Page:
While all the actors turn out entertaining performances, Dani Stoller is a laugh from start to finish. She dives headfirst into Alicia’s simplemindedness and provides a refreshing contrast to the belabored political correctness of everyone else on stage. “I’m not smart,” she says at one point. “I was tested.”

The rest of the play hinges on the characters realizing that none of them know a single Native American. How do you include the Native American view in a play without any Native American representation? The four scramble through an increasingly ridiculous series of attempts to stage a play honoring the very people who are absent. 

Despite the serious nature of the subject, the play only wavers from comedy in a series of videos that play between scenes. Lifted from the social media pages of actual American educators (yes, you should be embarrassed now), the videos depict the very racist and biased version of Thanksgiving that many of us were exposed to in school. Songs including “Ten Little Indians” are pretty wince-inducing when you realize that generations of American children grew up with this as their only reference point to Native American culture. “For fun, try having students say ‘Injun’ instead of ‘Indian,’” one video ends. “My students loved it.” (Angela Miracle Gladue, Benairen Kane, and Jack Novak perform in these videos)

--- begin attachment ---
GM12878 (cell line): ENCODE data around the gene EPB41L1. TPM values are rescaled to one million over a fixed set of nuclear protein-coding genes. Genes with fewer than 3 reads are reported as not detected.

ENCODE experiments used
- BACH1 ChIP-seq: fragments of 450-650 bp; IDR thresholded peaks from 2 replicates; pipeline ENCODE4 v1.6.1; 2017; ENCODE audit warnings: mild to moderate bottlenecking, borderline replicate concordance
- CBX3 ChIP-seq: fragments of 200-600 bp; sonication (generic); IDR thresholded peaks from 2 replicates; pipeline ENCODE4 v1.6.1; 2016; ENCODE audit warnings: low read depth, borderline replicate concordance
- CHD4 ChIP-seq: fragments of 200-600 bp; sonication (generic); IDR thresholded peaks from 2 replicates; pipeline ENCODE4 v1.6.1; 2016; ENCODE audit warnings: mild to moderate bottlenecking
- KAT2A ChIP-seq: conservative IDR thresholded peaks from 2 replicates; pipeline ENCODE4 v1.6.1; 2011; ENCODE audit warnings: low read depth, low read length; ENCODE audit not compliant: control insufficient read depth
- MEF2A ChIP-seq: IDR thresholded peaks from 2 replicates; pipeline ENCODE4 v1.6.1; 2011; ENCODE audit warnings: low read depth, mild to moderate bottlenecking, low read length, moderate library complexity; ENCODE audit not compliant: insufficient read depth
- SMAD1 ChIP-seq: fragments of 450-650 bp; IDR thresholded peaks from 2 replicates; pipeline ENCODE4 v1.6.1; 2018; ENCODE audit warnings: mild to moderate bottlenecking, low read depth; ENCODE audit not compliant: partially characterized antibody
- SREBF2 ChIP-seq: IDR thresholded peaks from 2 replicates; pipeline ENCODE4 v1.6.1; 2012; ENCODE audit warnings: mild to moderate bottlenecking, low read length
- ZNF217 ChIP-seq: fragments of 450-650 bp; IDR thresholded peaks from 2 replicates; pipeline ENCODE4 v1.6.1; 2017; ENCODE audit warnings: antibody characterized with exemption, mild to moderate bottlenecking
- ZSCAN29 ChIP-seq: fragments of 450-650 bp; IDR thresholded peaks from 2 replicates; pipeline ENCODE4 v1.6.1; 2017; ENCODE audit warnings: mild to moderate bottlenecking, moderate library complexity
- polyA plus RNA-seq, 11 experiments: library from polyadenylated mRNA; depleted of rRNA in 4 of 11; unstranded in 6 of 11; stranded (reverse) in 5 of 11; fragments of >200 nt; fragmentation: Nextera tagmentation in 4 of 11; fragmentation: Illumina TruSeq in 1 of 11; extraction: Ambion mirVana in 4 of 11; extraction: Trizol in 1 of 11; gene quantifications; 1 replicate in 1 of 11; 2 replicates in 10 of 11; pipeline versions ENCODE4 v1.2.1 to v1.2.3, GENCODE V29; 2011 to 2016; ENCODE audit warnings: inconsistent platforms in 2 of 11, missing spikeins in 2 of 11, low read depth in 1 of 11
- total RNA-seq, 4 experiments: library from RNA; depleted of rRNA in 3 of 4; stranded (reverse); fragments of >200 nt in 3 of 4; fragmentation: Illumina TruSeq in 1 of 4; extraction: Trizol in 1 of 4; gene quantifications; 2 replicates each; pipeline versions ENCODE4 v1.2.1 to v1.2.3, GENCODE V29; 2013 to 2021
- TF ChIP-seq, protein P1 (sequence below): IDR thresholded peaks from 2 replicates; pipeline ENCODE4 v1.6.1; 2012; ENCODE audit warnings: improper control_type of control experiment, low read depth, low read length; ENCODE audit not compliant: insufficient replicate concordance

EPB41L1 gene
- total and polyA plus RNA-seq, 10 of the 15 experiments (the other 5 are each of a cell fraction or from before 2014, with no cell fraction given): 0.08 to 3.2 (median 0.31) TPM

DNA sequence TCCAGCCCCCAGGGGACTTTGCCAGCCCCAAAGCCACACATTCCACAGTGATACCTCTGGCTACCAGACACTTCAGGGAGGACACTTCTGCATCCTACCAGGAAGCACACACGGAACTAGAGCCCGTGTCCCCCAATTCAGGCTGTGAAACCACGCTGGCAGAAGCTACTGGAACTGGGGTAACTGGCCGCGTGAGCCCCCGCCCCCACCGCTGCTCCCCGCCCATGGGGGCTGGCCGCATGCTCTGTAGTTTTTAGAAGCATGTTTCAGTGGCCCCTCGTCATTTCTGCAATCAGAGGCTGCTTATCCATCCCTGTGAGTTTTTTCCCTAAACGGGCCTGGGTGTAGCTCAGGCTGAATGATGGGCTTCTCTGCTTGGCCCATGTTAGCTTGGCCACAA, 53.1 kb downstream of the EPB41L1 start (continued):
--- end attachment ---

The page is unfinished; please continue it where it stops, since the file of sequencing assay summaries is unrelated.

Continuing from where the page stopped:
David Schlumpf and Parker Drown in ‘The Thanksgiving Play.’ Photo by Teresa Castracane Photography.

Milagros Ponce de León’s set design adds to the liveliness of the play. Sure we are in a public school classroom, but this room is anything but high-school drab. The linoleum floor pops in squares of red, blue, and yellow. The walls are plastered with posters depicting the typical high school thespian fare (i.e., plays by white men): Angels in America, Death of a Salesman, and of course, the Bard. Peeking through the classroom window, we see the turkey hand cutouts and Native American headdresses so many of us made in elementary school.